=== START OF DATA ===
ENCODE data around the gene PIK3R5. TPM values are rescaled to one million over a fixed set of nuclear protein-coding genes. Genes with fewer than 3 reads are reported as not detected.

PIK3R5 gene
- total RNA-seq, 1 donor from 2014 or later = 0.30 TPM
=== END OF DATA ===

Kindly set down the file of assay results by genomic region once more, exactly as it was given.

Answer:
ENCODE data around the gene PIK3R5. TPM values are rescaled to one million over a fixed set of nuclear protein-coding genes. Genes with fewer than 3 reads are reported as not detected.

PIK3R5 gene
- total RNA-seq, 1 donor from 2014 or later = 0.30 TPM